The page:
Graphite 16” X 20”
This pencil drawing is still in progress. I sketched the original back in 1972, I was still in high school. My intention was to paint it however I never finished it and it has since been lost. I decided to start it up again and see where it would take me.
In high school I was very interested in this fascinating art movement called Surrealism. It greatly influenced my art at that stage of my young life.
Surrealism began around 1920 its objective was to combine incongruous images blending dream state with reality. Probably the most famous surrealists are Salvador Dali, Rene Magritte and Max Ernst. The word “surrealist” was coined by Guillaume Apollinaire.
Wizard III – The Family Portrait
Graphite on board 16” X 20” – printed on parchment
A rare moment of relaxation for a Wizard; pictured here in repose with his extended family, this Wizard, though very old, is an imposing figure. Even seated he exudes the unmistakable power and wisdom of a Wizard of the highest order. Standing to his full height he would reach seven feet. His magical wolf and owl companions are also considerably larger than their kin. Only his feline companion, T. Thomas Tiger, Esq., is natural in size. The hidden images of faeries, raptors, dragon and wizard faces enhance the magic and mystique of this limited edition creation.
For most of my professional art career, starting early 1970’s and still going today I have been an illustrator. This was one of my favorite commissions.
The Minnesota Twins 1st World Series Championship 1987. Game 1, Saturday, October 17 Dan Gladden hits a grand slam home run to cap off a seven-run fourth inning. –
Interesting note: The Twins came into the 1987 season number 13 out of the 14 American League teams. –
This piece of art was done for the Twins and WCCO Radio for the 1988 baseball pocket schedule. It was truly one of those great art commissions for me. I still have the original art.
The poem is my own creation. I have always been intrigued with the story line of someone making a deal with the devil. Then of course when it comes time to pay the bill (their soul) they try to wiggle out of the deal with one last game or challenge. I wrote the part of devil as one similar to a con artist playing the three-card Monte or the shell game.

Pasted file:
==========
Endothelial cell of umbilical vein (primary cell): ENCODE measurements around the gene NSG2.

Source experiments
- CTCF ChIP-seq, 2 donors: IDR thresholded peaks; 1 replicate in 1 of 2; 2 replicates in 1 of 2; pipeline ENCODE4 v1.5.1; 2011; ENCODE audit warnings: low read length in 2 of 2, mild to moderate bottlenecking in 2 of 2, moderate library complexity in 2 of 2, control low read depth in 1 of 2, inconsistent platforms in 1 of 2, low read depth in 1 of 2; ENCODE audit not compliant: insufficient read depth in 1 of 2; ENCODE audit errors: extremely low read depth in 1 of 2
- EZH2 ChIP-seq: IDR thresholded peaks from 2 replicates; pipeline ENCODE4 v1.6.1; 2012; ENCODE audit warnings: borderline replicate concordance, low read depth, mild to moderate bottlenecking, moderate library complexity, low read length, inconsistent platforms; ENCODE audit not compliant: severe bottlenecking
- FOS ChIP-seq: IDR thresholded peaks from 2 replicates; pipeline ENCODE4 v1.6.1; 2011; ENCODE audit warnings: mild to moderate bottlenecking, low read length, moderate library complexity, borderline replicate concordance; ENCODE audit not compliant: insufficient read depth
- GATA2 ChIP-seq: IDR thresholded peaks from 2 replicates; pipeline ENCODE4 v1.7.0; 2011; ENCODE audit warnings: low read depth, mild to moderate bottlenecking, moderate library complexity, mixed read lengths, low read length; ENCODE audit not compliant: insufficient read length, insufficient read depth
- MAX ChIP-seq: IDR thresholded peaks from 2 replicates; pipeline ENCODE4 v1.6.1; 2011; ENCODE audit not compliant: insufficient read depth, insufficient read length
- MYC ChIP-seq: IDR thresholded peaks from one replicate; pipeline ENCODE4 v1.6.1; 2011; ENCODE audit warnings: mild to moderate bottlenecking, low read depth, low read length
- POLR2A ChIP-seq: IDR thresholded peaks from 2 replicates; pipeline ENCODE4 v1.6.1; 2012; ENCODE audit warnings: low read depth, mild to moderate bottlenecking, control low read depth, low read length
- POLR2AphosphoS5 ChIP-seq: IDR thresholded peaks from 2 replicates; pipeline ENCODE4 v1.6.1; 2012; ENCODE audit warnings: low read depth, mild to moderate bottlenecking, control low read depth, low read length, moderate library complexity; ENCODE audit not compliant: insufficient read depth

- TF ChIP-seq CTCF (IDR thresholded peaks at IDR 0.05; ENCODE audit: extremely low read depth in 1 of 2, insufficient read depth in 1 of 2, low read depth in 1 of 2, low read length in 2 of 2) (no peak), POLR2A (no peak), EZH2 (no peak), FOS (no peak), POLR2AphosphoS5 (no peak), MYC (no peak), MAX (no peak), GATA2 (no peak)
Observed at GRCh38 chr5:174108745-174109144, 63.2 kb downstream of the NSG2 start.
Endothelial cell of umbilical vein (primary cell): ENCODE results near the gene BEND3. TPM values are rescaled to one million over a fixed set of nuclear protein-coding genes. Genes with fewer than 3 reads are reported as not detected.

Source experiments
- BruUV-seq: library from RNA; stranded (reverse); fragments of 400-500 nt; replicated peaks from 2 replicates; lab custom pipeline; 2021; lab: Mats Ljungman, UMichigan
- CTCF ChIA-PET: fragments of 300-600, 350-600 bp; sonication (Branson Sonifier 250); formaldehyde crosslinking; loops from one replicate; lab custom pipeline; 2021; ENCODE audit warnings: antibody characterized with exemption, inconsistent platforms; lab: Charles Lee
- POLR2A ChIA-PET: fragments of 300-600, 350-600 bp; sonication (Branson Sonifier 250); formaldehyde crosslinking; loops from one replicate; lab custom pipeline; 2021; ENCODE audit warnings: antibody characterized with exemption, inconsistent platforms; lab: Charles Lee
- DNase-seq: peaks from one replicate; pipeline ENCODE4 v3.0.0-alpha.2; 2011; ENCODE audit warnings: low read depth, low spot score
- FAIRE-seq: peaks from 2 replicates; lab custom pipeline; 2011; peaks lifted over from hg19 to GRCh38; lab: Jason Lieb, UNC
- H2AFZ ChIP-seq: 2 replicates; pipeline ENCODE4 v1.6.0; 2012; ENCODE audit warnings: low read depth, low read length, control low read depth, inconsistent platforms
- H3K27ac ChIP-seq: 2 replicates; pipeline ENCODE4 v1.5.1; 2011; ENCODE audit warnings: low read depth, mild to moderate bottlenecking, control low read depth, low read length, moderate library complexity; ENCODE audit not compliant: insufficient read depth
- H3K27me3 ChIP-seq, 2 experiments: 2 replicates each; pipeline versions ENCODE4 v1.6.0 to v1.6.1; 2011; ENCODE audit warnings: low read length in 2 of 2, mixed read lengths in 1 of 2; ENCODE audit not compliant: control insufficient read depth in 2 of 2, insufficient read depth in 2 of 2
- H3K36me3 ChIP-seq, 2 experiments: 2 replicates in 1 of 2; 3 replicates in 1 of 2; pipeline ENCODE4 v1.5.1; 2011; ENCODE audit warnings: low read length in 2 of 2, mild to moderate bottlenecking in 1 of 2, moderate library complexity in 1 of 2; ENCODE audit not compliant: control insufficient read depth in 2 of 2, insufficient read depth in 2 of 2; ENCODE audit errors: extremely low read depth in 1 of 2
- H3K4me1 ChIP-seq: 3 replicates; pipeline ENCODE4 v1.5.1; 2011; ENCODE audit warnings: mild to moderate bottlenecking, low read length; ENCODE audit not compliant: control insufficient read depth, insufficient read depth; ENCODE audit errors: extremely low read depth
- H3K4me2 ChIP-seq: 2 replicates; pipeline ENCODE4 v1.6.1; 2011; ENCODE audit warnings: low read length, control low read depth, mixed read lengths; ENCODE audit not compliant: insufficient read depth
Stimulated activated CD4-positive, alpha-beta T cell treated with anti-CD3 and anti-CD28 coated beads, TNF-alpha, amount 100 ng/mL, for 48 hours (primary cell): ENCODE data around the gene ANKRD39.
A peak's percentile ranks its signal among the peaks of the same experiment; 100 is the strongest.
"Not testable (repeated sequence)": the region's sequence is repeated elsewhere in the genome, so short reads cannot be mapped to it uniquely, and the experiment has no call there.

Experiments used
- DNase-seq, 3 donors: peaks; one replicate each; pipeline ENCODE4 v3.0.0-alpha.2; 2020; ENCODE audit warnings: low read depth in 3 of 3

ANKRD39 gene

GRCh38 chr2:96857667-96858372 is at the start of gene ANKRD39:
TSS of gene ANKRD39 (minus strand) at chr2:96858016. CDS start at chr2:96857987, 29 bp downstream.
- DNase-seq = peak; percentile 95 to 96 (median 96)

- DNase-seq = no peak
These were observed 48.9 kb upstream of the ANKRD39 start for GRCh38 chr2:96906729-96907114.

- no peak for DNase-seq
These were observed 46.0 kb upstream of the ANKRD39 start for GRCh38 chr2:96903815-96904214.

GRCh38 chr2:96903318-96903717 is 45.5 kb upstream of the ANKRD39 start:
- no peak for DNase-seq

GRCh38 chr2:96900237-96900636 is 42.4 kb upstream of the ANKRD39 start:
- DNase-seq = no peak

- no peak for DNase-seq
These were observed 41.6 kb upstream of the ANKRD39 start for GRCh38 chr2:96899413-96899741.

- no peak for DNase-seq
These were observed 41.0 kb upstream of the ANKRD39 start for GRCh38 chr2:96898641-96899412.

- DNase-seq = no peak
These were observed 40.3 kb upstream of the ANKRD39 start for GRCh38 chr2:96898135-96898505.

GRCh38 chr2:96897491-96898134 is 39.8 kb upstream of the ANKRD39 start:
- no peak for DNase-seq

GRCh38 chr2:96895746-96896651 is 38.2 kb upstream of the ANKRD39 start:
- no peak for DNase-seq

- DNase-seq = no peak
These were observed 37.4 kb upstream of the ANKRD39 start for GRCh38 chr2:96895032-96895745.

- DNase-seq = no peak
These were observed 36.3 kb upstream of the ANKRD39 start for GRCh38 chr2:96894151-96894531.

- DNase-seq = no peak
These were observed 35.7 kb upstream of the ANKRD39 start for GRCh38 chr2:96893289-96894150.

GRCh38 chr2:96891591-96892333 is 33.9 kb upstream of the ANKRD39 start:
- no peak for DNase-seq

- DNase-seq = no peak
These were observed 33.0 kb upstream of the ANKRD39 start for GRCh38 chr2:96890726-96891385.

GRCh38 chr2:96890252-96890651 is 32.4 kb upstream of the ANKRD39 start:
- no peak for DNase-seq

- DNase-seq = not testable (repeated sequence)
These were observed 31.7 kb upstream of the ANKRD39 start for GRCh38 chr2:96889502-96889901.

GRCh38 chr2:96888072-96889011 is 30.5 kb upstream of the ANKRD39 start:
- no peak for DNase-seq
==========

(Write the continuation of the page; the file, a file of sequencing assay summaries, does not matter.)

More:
The idea of telling a story or a poem as a background to a magical effect has also been of great interest to me. Storytelling and magic are two very powerful mediums and together they can pack quite a one-two punch.
The card effect is called Beat the Devil from Darwin Ortiz, Scams and Fantasies with Cards. I took the presentation idea of the magician vs. the Devil and created the poem.
I truly hope you enjoy it.
The style of magic that I perform is called Close-up Magic. This style of sleight of hand magic has been described as the ultimate experience in magical entertainment. It’s magic that is performed within inches of the audience and usually witnessed from all angles. This artistic form of close-up sleight of hand magic is by far the most challenging to perform. The up-close, intimate nature of this form of magic makes it the strongest form of magical entertainment.
The close-up magician’s props range from the common to the classic, from napkins, saltshakers and coffee cups to playing cards, coins and cups and balls.
Many of the magical items are elegantly hand crafted and are works of art in themselves!
William Frederick “Buffalo Bill” Cody
(February 26, 1846 – January 10, 1917)
American soldier, bison hunter and showman Buffalo Bill was born in the Iowa Territory (now the American state of Iowa), near LeClaire. He was one of the most colorful figures of the American Old West, and mostly famous for the shows he organized with cowboy themes. Buffalo Bill received the Medal of Honor in 1872.
Graphite on board 16 x 20 by Steven Paul Carlson, Gicleé prints available.
Pastel – Steven Paul Carlson
Suitably named the King of Beasts, the regal stature of this noble monarch is caught here in a moment of repose. The last rays of the setting Serengeti sun wash across his majestic face and mane. A nocturnal hunter by nature, the coming crepuscular hour marks the beginning of the lion’s workday.
Revered for its legendary strength and bravery, the lion has been a symbol of supremacy throughout recorded history. The full grown male conveys a grandeur and self-assurance like no other animal. His magnificent mane is reminiscent of a king’s ceremonial headdress or an Indian chief’s war bonnet. His roar, a low grumble building in intensity sends a vibrating signal throughout his domain and literally makes the earth quake. All these unique qualities, and more, make the lion the undisputed king of beasts, the Monarch of the Animal Kingdom.
Gicleé prints are available.